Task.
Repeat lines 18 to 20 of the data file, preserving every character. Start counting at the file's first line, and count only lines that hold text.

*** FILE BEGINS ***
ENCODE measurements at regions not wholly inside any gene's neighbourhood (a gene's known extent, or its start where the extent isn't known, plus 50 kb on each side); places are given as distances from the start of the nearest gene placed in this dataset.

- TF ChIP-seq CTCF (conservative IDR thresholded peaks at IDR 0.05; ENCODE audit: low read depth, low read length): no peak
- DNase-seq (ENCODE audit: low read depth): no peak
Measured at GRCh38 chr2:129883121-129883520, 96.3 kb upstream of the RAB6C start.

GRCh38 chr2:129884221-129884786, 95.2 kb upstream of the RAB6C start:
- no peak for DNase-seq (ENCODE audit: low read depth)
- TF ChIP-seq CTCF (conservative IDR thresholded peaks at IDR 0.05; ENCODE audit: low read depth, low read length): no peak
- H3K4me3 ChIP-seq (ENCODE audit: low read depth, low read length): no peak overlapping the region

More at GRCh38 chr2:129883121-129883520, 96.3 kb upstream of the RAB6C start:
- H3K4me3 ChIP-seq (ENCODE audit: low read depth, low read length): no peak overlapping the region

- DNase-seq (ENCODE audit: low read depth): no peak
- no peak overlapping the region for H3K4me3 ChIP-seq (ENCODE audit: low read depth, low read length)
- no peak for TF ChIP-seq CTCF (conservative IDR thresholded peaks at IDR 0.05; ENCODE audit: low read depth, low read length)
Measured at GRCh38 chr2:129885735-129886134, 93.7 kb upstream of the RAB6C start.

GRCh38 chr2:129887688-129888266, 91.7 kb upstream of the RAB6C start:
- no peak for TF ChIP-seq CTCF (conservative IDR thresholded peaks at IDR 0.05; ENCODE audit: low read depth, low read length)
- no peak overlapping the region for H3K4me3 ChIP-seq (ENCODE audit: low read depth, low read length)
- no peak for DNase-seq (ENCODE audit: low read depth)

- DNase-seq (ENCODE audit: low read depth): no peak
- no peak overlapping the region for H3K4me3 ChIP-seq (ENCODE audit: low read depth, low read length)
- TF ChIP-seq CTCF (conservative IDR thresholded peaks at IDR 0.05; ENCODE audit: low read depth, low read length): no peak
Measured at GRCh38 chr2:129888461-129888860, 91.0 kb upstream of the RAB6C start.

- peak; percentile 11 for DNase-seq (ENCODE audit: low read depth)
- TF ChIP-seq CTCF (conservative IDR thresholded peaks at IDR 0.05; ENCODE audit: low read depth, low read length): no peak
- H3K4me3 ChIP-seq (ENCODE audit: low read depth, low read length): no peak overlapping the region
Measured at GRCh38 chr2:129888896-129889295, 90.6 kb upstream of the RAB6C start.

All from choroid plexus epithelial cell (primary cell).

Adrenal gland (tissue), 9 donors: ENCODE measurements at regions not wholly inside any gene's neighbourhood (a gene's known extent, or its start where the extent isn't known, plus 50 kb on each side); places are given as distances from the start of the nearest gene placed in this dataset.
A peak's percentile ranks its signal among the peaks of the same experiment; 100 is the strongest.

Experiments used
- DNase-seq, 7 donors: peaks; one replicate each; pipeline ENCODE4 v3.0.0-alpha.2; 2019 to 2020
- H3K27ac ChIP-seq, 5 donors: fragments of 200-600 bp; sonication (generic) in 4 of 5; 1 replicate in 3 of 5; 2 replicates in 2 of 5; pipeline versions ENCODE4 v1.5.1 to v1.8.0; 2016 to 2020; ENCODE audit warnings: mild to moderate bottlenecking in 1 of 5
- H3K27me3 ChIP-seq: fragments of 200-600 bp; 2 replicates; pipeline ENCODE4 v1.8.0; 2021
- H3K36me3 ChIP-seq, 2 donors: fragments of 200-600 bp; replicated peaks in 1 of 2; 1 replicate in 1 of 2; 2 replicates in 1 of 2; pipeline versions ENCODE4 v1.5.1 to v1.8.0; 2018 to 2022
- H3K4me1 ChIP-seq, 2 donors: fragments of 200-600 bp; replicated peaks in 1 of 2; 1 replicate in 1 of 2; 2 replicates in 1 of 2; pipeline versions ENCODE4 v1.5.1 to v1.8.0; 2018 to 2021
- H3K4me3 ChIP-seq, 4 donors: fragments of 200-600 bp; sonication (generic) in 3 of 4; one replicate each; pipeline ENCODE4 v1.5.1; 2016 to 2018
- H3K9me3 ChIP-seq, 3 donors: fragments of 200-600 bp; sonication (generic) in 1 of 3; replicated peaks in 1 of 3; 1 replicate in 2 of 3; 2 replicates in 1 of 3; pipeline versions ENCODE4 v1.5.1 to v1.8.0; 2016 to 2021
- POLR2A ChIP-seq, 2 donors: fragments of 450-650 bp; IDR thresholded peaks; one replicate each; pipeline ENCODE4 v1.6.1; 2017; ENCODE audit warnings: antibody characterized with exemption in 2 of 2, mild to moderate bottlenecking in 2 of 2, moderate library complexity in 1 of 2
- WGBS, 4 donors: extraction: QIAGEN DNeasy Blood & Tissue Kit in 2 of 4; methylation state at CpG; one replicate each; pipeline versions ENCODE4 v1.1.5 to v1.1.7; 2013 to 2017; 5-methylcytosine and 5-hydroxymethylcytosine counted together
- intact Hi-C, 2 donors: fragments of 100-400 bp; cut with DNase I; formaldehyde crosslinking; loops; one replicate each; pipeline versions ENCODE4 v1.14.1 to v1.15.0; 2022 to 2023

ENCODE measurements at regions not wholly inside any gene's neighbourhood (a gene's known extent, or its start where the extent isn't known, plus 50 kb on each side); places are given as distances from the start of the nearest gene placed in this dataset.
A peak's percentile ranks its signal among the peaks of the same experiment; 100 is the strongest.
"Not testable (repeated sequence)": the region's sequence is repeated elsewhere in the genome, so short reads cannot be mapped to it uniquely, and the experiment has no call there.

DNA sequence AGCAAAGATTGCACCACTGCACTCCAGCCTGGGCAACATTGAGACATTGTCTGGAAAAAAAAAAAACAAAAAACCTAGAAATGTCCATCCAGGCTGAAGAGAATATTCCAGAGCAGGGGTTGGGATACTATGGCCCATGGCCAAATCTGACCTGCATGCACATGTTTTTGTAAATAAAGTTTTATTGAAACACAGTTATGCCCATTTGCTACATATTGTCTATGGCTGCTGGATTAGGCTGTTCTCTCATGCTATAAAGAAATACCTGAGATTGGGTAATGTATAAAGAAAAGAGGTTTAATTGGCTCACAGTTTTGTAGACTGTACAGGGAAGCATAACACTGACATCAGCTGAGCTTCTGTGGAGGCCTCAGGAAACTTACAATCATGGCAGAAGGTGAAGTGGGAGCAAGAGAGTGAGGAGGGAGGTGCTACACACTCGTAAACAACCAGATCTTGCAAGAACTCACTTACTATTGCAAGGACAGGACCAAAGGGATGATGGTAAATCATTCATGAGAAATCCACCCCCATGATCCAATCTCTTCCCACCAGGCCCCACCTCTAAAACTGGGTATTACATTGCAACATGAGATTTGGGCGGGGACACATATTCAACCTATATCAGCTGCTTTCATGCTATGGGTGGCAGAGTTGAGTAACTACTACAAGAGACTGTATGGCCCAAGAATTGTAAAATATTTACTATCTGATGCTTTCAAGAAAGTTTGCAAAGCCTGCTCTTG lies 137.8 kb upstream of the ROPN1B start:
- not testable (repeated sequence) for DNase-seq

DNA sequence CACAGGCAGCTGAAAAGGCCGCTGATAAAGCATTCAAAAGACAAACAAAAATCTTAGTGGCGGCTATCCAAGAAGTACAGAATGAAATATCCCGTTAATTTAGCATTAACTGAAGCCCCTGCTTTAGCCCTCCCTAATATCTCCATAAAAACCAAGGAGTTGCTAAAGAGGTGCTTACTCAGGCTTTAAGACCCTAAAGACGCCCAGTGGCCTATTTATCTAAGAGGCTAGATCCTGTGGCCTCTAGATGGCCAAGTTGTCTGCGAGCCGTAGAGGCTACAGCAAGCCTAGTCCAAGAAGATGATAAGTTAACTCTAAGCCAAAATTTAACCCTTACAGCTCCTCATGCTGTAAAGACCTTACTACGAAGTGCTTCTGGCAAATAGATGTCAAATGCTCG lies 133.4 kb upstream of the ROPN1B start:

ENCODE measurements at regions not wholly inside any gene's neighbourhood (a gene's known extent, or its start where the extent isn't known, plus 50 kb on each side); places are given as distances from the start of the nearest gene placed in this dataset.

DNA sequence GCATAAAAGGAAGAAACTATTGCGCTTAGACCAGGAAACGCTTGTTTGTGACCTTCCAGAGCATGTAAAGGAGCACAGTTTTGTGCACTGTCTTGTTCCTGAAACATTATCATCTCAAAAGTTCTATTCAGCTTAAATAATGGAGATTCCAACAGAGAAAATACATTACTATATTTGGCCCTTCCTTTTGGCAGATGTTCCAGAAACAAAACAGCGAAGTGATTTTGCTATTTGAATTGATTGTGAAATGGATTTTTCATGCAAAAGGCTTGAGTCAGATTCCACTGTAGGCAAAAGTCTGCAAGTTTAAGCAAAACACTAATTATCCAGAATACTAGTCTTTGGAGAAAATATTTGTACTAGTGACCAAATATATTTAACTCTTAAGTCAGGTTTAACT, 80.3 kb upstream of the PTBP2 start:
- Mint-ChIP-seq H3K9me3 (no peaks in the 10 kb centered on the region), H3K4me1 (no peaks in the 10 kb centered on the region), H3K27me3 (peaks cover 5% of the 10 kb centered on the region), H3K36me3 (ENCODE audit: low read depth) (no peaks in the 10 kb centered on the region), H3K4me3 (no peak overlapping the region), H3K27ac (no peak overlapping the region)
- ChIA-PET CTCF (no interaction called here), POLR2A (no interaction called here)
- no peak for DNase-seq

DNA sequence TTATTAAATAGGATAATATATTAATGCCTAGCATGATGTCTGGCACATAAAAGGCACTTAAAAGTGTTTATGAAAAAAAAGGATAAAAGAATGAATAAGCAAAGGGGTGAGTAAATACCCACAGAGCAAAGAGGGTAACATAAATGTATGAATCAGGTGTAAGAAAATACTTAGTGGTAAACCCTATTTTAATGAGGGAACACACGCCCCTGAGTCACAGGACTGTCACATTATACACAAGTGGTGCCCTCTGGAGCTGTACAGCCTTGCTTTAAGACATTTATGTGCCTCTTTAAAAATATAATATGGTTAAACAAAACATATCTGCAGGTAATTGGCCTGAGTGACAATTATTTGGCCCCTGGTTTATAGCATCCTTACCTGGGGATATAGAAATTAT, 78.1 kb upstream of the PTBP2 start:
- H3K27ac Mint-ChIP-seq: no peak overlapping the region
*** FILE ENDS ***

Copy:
- no peak for DNase-seq (ENCODE audit: low read depth)

- DNase-seq (ENCODE audit: low read depth): no peak
- no peak overlapping the region for H3K4me3 ChIP-seq (ENCODE audit: low read depth, low read length)